* Underlying profit up 41 pct, but misses forecasts
* CEO says not interested in coal acquisitions
* Shares slide to record low in broader rout (Adds CEO comments)
By Sonali Paul
MELBOURNE, Aug 24 (Reuters) - South32 Ltd, the mid-sized miner spun off by BHP Billiton in May, said annual underlying profit jumped 41 percent and flagged big cost cuts over the next three years to help boost returns in a weak commodity market.
The company was cast out of BHP with a suite of unloved coal, aluminium, manganese, and silver assets mostly in Australia and South Africa but with a strong balance sheet, positioning it to weather tough conditions and snap up assets.
“Our business is performing well despite the difficult environment,” Chief Executive Graham Kerr told analysts on a conference call.
While the profit rise stands in stark contrast to other miners’ results, South32 continued to be battered by the broader market rout, with its stock sliding as much as 3.9 percent to a record low on Monday.
Underlying pro-forma profit for the year to June rose to $575 million, but that was well below analysts’ forecasts of $700 million, according to Thomson Reuters I/B/E/S.
However, underlying earnings before interest and tax, which rose 56 percent to $1 billion, were in line with analysts’ estimates.
Profit gains were driven by $282 million in cost cuts, mostly in labour and contractor costs.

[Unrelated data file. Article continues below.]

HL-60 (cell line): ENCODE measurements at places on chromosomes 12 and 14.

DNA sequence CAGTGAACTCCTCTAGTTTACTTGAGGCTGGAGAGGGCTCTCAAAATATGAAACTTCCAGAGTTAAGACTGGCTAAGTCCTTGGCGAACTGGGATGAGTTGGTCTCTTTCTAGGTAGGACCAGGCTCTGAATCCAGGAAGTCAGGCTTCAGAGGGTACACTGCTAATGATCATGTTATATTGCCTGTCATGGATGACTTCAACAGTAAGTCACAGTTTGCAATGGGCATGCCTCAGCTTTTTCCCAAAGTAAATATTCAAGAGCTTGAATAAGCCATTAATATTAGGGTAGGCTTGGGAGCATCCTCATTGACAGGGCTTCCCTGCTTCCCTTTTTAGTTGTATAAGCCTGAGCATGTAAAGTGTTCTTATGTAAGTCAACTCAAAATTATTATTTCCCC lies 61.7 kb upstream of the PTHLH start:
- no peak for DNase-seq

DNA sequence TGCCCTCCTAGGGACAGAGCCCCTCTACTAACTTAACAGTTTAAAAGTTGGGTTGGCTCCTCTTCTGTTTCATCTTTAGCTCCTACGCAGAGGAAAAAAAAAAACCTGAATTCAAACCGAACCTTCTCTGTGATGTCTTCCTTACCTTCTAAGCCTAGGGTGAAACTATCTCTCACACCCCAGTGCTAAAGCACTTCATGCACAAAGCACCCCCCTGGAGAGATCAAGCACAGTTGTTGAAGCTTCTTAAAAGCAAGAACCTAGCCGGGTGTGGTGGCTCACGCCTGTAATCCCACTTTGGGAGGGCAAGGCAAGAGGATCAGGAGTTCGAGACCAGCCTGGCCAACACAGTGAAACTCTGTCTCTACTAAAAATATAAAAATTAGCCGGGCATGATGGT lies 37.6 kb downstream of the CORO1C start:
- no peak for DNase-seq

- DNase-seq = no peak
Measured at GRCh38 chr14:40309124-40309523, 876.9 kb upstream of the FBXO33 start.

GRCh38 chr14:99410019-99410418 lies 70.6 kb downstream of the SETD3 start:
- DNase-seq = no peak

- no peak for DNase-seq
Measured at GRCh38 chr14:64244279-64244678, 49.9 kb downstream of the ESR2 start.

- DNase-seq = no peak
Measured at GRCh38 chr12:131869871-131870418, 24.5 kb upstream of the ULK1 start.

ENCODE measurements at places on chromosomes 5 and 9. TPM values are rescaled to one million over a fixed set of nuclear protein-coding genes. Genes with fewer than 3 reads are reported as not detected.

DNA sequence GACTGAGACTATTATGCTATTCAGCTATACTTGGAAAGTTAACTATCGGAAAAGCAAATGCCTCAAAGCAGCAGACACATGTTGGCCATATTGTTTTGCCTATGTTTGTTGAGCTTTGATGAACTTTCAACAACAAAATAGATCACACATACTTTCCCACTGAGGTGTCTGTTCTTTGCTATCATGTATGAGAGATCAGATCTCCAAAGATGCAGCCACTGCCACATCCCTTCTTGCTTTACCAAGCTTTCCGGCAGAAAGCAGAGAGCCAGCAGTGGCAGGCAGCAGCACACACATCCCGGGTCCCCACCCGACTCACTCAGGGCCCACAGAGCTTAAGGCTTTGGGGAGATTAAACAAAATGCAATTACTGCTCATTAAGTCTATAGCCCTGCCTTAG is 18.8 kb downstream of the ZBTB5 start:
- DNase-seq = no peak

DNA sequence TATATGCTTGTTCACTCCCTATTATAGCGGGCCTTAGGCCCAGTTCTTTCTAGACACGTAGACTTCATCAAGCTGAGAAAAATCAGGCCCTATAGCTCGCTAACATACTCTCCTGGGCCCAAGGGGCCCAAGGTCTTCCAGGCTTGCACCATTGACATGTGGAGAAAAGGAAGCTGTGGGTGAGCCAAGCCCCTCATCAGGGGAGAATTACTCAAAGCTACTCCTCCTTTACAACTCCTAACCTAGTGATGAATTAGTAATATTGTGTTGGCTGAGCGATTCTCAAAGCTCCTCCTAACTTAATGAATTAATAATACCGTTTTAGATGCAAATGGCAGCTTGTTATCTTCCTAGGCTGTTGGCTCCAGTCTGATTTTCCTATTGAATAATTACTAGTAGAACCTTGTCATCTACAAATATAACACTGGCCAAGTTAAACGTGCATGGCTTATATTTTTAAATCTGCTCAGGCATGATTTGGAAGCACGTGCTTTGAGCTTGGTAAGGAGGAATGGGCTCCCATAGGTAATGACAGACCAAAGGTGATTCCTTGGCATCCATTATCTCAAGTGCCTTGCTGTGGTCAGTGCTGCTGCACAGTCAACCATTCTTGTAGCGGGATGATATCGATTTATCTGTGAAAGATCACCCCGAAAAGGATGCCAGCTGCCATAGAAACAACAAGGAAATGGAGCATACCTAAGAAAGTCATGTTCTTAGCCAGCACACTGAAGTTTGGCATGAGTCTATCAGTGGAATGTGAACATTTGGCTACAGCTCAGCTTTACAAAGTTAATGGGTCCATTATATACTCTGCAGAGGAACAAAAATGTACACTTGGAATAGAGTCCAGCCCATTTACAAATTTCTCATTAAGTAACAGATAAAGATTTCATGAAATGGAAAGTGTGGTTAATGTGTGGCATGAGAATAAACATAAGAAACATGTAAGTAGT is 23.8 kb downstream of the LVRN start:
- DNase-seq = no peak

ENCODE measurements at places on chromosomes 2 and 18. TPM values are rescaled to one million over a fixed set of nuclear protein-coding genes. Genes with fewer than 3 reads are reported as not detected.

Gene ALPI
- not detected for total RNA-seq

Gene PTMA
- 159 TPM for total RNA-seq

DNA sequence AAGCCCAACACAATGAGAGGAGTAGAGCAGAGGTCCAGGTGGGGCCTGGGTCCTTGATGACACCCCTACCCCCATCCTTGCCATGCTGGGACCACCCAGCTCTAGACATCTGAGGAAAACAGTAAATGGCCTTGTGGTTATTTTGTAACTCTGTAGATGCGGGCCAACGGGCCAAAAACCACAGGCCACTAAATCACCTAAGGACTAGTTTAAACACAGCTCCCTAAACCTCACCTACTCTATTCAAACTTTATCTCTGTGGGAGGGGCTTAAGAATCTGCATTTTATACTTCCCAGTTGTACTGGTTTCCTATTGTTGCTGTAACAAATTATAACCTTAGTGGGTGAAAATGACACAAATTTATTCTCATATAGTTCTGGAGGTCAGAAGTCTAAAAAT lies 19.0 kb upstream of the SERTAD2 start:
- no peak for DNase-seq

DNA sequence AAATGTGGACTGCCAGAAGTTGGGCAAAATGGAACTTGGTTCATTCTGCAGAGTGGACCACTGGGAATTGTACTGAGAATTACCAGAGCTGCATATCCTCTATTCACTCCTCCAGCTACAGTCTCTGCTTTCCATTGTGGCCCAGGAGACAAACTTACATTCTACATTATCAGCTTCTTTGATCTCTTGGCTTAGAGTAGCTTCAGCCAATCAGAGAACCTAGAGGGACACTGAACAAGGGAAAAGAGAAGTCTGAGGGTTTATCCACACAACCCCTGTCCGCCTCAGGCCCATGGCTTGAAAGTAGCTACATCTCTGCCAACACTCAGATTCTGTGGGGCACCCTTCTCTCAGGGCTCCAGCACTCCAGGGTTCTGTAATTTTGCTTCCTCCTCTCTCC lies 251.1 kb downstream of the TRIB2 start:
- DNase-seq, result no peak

Kerr has said the company would consider acquisitions, but said on Monday it was not attracted to any of the coal assets up for sale in Australia because those mines faced challenges in gaining permits to extend their lives.
“We don’t see any strong returns being generated,” he told reporters.
Instead, South32 is focused cutting costs by at least $350 million a year, or around 8 percent of its controllable cost base, through the 2018 financial year.
The company expects to cut stay-in-business capital spending by 9 percent to $650 million in the year to June 2016, with plans to reduce output from most operations except Australian energy coal, Australian manganese, the Worsley alumina plant, and Cannington silver mine.
South32 warned that power shortages in South Africa posed challenges. But Kerr said it did not face the same problems that rival Glencore Plc has at its Optimum coal arm, which is in administration, stuck with a loss-making coal supply agreement with the national power company, Eskom.
South32 sees opportunities with Eskom as the utility is building two major new coal-fired power plants.
“We sit on top of some large high quality resources that could fill that gap in coal supply in a tightening market,” Kerr said.
Reporting by Sonali Paul; Editing by Paul Simao and Edwina Gibbs